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Saturday Night is Alright!

Posted in Crazy Wisdom on Monday, January 29, 2007 at 1:26 pm by flerly.

Wow, today’s appointments are going smoothly and quickly. Knock on wood, since there are two more, but today we got an hour for lunch — which never happens! Since I packed lunch, I get some quality online goof-off time in.

So, Saturday night’s birthday party went well I think. Both gamesystems were a hit, with people I never thought I’d see playing video games seeming to enjoy it. That is certainly something we enjoyed doing, and even if we don’t do the whole cooking portion of the evening again, we’d be up for just having people over for a low-budget Dave & Buster’s night (Thanks Rob!) sometimes! If we don’t show up to anything you’ve been inviting us to, it’s probably because we’re at home gaming ourselves, so if you’re bored some weekend, give us a shout if you want to join in!

Even the sad timing of James’ great uncle’s passing didn’t manage to hamper our celebration for the evening, though we did have to get up and hit the road Sunday to Conyers for the funeral. I don’t really go into it much here, but I have long been fascinated with the whole process of funerals. JT and I recently listened to a great book called “Stiff” (by Mary Roach, I believe) which went into all sorts of great things that you can do with your body when you’re no longer using it, as opposed to preserving it, perfuming it, dressing it up, giving it a scenic bit of artwork to gaze upon if it were to ever open its eyes and a comfy pillow, then planting it in a vault to await some Baptist version of the rapture, where you will reinhabit it, find the emergency exit on that vault and …. well… and something which I just find silly. Whether I believe in God or not has no bearing on this for me, but I really can’t believe that God wants us to decorate and preserve all our bodies after death so we can reuse them “someday”. Again, that’s just silly.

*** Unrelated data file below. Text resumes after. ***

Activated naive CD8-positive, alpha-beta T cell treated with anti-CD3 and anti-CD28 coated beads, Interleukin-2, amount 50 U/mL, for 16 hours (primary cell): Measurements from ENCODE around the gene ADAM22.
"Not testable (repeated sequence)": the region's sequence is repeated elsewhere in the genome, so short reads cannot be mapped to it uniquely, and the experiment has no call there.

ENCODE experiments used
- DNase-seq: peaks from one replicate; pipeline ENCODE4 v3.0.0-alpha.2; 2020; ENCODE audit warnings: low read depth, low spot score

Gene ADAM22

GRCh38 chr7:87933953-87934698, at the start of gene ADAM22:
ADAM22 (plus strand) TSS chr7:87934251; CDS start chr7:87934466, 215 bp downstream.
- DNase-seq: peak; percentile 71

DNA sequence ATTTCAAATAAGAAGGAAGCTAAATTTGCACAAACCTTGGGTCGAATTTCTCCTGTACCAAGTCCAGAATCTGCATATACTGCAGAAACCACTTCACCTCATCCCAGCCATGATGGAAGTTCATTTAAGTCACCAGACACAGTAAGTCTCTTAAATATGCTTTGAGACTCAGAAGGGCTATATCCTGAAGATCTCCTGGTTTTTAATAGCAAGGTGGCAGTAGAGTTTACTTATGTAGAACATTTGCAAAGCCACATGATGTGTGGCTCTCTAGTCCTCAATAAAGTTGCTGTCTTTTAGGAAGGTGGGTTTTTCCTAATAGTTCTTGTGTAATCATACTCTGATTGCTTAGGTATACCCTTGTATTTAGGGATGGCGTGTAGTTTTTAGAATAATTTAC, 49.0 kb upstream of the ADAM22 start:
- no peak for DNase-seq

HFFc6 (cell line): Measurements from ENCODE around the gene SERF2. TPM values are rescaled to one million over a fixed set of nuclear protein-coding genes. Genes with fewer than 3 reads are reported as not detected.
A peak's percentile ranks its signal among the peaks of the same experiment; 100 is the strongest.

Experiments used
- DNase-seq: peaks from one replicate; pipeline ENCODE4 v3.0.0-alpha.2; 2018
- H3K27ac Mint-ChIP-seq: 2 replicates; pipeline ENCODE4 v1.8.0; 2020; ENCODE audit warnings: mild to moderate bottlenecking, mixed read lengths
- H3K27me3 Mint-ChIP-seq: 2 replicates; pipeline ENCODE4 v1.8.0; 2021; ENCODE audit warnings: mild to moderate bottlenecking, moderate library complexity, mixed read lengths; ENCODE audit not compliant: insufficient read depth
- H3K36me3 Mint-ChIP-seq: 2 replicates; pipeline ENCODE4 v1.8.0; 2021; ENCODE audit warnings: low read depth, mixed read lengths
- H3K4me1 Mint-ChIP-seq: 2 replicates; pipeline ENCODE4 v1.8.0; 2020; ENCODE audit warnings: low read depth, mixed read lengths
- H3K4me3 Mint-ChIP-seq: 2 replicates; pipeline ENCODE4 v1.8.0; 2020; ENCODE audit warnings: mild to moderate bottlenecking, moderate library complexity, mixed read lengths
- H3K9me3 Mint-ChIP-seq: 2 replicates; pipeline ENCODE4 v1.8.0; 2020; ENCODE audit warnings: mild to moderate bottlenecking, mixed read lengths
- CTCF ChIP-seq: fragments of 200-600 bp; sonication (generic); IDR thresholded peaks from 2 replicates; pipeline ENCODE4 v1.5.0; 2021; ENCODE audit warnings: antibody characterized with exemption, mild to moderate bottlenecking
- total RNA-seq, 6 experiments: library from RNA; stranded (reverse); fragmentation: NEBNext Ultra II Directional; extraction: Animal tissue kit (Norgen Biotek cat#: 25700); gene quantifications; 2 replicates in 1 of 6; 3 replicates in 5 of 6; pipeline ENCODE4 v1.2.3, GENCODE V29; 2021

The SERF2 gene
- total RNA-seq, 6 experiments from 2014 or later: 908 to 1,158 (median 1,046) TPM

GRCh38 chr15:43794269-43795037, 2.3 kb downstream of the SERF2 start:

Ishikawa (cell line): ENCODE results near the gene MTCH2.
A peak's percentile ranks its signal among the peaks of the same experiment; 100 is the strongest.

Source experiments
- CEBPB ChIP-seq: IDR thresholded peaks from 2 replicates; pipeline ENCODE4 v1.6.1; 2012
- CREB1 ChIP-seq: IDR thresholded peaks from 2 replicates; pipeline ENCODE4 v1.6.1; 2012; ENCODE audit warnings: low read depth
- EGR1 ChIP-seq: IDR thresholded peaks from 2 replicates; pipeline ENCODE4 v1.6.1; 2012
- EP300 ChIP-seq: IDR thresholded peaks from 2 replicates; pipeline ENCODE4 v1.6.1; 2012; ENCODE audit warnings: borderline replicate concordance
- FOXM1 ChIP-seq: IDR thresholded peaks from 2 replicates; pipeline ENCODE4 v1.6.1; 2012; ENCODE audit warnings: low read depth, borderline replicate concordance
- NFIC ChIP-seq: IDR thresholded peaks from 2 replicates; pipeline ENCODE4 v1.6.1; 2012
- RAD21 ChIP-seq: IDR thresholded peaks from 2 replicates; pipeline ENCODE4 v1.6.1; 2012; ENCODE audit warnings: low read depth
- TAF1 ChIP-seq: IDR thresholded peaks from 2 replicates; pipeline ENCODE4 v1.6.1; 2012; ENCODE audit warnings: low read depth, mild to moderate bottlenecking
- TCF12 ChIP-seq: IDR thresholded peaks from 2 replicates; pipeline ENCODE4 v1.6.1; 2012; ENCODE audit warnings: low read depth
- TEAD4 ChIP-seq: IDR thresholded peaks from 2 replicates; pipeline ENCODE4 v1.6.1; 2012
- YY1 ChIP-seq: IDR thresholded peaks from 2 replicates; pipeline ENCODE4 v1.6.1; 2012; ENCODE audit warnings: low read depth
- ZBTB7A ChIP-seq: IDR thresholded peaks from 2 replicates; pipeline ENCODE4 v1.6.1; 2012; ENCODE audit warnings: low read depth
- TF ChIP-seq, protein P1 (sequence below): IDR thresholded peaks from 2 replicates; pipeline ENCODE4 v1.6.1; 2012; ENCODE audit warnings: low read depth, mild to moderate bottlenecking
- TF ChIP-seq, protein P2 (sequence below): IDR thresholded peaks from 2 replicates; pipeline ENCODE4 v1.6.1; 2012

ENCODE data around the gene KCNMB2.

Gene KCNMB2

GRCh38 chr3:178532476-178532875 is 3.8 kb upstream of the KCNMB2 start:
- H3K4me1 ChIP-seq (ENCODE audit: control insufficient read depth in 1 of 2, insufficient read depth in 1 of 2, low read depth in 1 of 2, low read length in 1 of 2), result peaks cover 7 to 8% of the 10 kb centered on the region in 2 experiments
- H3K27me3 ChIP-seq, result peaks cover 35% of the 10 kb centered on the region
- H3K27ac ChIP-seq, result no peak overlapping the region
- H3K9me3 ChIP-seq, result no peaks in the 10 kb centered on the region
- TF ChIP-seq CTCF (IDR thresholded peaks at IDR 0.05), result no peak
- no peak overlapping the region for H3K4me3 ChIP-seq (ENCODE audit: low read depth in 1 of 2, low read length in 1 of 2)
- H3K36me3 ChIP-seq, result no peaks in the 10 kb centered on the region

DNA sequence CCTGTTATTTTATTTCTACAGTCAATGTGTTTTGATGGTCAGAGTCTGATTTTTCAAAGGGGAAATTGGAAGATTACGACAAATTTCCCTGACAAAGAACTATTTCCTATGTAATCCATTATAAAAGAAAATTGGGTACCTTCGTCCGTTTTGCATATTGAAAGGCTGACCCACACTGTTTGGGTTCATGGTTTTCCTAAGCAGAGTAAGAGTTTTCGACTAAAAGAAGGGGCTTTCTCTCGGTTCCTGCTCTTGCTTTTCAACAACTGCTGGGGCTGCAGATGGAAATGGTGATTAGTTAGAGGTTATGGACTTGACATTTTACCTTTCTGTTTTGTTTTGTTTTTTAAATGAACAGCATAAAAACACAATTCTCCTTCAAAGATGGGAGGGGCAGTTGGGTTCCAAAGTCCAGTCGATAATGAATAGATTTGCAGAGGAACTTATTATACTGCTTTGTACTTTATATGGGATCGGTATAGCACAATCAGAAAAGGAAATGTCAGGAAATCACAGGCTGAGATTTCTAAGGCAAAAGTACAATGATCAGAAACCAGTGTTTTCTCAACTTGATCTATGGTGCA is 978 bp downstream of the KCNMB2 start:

I understand the process of having a funeral, though. A gathering of friends and loved-ones to share memories, deal with grief, and begin the healing process. It can help bond families together. I’m not sure how I feel about the necessity of an open casket and viewing, and as I said, the burial after, but the gathering can be good.

This gathering yesterday started out very good. I had never met this particular great-uncle of James’ before his accident of 9-ish months ago and subsequent coma state, though I was there to share my love and support for those of his family who were close with him. The loving eulogy given by his friend and neighbor and the moving memories and stories from his many children and grandchildren, even the few songs written and sang by loved ones on this occasion had me deeply moved, so that I wept for the loss of this man that, as I said, I never even got to meet. Then the typical annoying, and in my experience very Baptist, thing happened — the preacher announced he would read some scripture that was meaningful to the deceased, which proceeded to turn into a 40 minute sermon on how all the grandchildren were on their way to hell.